The Durban Chemicals Cluster (DCC) Accelerator is officially open for applications. This outstanding initiative is now in its fifth year and continues to effectively drive localisation and enable transformation with black industrialists, thanks to eThekwini Municipality and big business (FFS, H&R, NCS Resins, Sherwin-Williams and SAPREF) who support the programme. “The aim of the Accelerator is to identify high potential, black-owned, local businesses within the chemicals sector and bring them alongside large-scale firms who are potential customers,” explains Meghan King from the Durban Chemicals Cluster. “It’s a process with a mutually beneficial goal in mind; the small, black industrialists realise their full potential and the large customers achieve strategic sourcing commitments by improving supplier capacity, capability, compliance, and competitiveness.”
According to King, the Business Accelerator has seen remarkable success over the last five years. “55 new commercial partnerships with emerging entrepreneurs have been established and over R61m in new commercial opportunities have been unlocked. This is in addition to the 870 new jobs that have been created.”
Applying small businesses are screened for suitability and to get through this they need to be South African, 51% or more black-owned, have an annual turnover of less than R170 million, are registered with CIPC, are tax compliant, been in operation for at least a year and able to offer products or services into the chemicals industry. Qualifying candidates are then invited to a workshop where mentors and specialists help the candidates refine their business pitches that are then presented to large customers in a ‘Dragons’ Den’ setting.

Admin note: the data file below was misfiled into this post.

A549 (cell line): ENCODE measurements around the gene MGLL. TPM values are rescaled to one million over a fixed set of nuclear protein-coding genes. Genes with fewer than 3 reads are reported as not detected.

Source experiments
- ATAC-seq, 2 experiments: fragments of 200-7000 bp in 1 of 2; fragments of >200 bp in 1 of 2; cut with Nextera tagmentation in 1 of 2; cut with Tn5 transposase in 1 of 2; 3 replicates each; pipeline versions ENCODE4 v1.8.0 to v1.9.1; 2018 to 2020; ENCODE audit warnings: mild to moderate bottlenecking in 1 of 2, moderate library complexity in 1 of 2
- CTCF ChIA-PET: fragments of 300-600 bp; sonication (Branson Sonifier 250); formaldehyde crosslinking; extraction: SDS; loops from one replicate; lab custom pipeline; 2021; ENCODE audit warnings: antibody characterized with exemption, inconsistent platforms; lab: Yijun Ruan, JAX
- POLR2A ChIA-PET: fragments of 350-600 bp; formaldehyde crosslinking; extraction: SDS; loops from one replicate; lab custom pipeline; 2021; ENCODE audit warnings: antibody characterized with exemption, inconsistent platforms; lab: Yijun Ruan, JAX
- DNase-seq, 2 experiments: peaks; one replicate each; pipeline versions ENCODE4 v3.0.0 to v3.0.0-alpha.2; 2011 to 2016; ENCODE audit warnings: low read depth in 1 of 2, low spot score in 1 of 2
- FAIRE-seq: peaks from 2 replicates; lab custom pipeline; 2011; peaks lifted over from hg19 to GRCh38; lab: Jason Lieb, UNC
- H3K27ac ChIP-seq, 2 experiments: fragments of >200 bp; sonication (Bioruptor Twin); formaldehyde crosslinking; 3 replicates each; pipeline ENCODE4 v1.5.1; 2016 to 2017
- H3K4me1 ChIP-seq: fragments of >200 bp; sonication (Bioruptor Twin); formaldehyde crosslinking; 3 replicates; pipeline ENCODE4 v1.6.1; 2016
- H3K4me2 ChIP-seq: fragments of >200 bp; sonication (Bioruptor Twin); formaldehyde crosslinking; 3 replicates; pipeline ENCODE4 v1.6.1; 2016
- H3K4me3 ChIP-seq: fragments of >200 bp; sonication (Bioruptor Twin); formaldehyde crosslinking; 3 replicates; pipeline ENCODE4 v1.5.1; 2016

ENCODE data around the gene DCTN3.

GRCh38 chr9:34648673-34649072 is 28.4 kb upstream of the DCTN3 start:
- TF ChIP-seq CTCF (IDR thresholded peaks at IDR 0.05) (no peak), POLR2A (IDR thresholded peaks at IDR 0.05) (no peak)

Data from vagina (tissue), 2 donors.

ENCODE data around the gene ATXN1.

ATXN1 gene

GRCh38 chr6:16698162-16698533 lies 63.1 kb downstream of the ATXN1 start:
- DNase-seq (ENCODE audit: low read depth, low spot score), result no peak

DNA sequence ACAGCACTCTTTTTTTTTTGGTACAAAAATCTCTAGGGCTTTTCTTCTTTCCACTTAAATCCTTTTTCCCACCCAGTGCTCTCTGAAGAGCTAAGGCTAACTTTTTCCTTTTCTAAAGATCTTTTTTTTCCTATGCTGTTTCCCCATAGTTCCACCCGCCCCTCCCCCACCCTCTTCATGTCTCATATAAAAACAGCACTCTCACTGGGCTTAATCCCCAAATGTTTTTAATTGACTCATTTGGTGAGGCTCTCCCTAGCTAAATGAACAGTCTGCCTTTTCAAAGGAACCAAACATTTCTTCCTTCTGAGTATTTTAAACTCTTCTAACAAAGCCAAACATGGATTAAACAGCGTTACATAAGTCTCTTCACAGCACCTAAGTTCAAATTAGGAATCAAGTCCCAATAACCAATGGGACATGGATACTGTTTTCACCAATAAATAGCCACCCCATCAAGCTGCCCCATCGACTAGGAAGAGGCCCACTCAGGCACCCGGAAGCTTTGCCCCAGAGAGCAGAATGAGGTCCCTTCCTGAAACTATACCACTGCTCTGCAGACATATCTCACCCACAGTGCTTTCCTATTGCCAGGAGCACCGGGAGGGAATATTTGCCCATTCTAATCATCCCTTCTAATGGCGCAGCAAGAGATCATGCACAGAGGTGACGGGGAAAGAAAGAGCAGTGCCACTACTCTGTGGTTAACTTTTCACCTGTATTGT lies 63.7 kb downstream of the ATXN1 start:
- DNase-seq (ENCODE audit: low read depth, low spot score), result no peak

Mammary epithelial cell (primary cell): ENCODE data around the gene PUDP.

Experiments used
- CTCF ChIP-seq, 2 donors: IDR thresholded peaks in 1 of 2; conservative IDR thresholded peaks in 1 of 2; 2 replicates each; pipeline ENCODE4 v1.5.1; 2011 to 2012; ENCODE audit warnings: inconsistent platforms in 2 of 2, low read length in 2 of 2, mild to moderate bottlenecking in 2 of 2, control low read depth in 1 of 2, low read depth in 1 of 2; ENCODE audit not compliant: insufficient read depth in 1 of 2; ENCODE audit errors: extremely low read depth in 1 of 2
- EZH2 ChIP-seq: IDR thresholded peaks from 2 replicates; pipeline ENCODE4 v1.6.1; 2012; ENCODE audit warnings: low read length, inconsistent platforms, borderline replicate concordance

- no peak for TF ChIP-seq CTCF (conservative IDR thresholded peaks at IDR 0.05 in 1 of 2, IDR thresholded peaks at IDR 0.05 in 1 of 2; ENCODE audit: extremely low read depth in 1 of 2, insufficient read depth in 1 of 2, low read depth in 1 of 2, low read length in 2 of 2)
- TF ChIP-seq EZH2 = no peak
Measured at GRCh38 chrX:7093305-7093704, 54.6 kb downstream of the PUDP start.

“This is a really exciting part of the process!”, explains King. “The small business owners present their potential to prospective clients from the chemicals sector – leading firms like FFS, H&R, NCS Resins, Sherwin-Williams and SAPREF. The ‘Dragons’ ask questions and then decide who the top winners are – but it doesn’t end there. The top pitches stand a chance of winning cash prizes on the day and all small businesses whom the Dragons see as having potential will be taken on a business mentorship programme facilitated by the DCC wherein they develop a business case. The goal of this process is to get the small businesses to a point where the large companies are comfortable to unlock a commercial commitment, become customers, and support the SMEs in meeting the requirements of sustained supply.”
Last year, Brian Hlophe from Silokotho Trading Primary Cooperative walked away with a top prize and promising prospects with more than one large customer. He said, “I am so glad that I decided to enter the DCC Accelerator. The business case development phase with our mentor was eye-opening because we identified opportunities to expand our products and develop new outlets and I know that we wouldn’t be where we are now, if we hadn’t been exposed to this.”
“There are so many small-scale entrepreneurs out there, bursting with potential and enthusiasm. We are proud of being able to fund the DCC Accelerator and thereby support these promising black industrialists by connecting them with the big businesses in order to become successful and create jobs,” explains Ravesha Govender, Programme Manager: Economic Development Unit at eThekwini Municipality.
“It’s a massive privilege to facilitate the process of not only unlocking market access for developing SMEs, but also serving big business by helping them deliver on transformation goals through high potential suppliers,” King concludes.
If your business meets the Accelerator requirements and is ready to take it to the next level, apply before 30 September 2022 through this portal: https://www.jotform.com/212575929010050
From left to right: Shoba Chetty (SAPREF), Ravesha Govender (eThekwini Municipality) and Mpume Mbambo (SAPREF).
2021 DCC Business Accelerator Programme